- A Phase I Study of Immunotherapy with Genetically Engineered T Cells (CAR T Cells) to Treat Mesothelioma and Malignant Pleural Disease from Lung and Breast Cancers
- A Phase I/II Study of TC-210 Gene Therapy in People with Advanced Mesothelin-Expressing Cancers
- A Phase II/III Study of Chemotherapy with or without ADI-PEG 20 in Patients with Malignant Pleural Mesothelioma
- A Study of Pevonedistat Alone and in Combination with Chemotherapy in Patients with Mesothelioma
- A Study of Stereotactic Body Radiation Therapy and Avelumab Immunotherapy to Treat Malignant Mesothelioma
A Phase I Study of a Targeted Cancer Vaccine (Galinpepimut-S) Combined with Nivolumab Immunotherapy in Patients with Persistent Pleural Mesothelioma
Summary: Purpose of the clinical study is to assess safety and effects of a cancer vaccine that is provided with nivolumab immunotherapy in patients who have pleural mesothelioma that continues to spread despite treatment. It is called galinpepimut-S and it targets the protein WT1, which is found on the surface of some mesothelioma cells. It is mixed with montanide, and it increases the immune response.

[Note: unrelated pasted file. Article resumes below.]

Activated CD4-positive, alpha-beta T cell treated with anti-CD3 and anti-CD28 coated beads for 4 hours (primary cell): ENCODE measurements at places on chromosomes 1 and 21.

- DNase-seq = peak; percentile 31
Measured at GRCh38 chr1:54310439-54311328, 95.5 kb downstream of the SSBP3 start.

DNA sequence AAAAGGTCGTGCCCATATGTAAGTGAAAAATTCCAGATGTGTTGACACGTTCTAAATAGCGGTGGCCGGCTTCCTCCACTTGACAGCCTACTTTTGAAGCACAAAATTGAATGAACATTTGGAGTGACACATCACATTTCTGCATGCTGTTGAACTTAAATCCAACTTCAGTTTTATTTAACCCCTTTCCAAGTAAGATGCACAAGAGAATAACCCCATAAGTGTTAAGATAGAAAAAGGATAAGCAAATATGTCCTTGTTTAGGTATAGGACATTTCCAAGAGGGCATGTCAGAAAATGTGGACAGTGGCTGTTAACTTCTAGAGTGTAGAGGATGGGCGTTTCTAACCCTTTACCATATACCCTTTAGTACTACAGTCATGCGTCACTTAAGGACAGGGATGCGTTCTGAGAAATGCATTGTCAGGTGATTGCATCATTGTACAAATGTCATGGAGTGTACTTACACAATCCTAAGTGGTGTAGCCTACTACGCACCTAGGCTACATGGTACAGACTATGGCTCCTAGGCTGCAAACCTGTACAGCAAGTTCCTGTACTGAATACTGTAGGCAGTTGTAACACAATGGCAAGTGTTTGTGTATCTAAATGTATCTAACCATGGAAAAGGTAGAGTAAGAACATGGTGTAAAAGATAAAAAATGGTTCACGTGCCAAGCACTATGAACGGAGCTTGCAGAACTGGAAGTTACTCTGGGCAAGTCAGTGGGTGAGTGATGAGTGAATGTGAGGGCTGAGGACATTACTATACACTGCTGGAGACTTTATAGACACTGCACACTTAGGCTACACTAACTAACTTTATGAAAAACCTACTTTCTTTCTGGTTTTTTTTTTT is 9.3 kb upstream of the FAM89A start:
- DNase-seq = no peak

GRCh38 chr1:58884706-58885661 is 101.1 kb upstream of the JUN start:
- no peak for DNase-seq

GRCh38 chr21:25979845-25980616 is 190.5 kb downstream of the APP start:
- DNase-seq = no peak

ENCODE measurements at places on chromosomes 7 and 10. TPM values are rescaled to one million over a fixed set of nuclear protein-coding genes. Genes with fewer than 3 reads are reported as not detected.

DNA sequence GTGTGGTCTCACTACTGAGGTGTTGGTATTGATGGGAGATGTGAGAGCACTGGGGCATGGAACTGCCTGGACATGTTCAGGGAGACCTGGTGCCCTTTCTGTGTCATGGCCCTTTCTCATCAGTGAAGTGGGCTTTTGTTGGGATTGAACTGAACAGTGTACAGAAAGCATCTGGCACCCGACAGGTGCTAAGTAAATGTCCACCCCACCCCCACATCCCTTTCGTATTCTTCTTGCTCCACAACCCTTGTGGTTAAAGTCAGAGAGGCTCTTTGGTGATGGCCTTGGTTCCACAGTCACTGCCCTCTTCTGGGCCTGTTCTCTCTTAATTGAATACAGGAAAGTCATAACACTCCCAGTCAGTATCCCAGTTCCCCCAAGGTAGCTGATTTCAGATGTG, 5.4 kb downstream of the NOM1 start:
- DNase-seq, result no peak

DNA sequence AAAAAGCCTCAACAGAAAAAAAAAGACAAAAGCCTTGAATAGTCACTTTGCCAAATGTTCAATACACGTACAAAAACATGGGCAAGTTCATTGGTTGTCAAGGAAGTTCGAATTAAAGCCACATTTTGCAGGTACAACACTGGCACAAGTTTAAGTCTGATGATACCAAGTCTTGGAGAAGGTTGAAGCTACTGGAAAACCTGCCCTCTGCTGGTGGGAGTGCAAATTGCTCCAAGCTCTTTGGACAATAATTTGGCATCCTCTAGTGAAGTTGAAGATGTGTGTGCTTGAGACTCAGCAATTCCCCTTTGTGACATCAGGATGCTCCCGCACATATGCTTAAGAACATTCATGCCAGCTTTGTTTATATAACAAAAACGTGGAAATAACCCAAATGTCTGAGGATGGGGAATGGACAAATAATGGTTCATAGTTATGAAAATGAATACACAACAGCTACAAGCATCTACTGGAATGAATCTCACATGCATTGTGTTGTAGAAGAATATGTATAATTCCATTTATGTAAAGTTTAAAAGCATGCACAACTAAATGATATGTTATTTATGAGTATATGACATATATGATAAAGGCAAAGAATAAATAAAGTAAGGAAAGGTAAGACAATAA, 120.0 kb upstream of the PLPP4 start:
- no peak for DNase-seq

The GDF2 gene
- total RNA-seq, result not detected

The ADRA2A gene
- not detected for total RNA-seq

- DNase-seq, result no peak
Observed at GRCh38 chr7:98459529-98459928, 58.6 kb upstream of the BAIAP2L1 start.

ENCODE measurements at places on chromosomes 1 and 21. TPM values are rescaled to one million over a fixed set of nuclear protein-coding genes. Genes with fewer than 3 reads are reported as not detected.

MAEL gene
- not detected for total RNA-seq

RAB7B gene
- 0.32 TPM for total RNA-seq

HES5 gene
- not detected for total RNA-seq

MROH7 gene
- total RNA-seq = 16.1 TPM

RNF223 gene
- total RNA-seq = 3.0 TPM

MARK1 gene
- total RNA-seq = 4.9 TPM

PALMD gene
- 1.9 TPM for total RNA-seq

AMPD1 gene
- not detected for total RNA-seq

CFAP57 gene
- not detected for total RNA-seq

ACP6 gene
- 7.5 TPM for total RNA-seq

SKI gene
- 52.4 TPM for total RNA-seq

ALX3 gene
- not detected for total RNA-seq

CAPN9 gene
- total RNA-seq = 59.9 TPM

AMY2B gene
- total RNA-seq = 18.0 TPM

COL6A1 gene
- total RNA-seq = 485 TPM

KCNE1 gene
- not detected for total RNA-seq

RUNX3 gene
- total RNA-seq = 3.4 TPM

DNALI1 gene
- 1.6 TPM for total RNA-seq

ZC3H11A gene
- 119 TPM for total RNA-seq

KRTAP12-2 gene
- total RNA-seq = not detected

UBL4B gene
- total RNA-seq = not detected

Eligibility: You must have pleural mesothelioma that grows despite treatment with pemetrexed chemotherapy; you may not have previously been treated with immunotherapy with a drug such as nivolumab; you must be able to walk and do regular activities for at least ½ of your waking hours, and study is for patients 18+.
A Phase I Study of Immunotherapy with Genetically Engineered T Cells (CAR T Cells) to Treat Mesothelioma and Malignant Pleural Disease from Lung and Breast Cancers
Summary: Researchers have found that the protein mesothelin is usually overexpressed in pleural mesothelioma. In this clinical study, researchers are trying to find the greatest dose of genetically modified T cells that can be effectively given to patients with pleural cancers that continue to grow.
The treatment features the use of the patient’s T cells and genetically modifies them in the lab to recognize mesothelin. The modified T cells are given back to the patient to kill cancer cells in the body.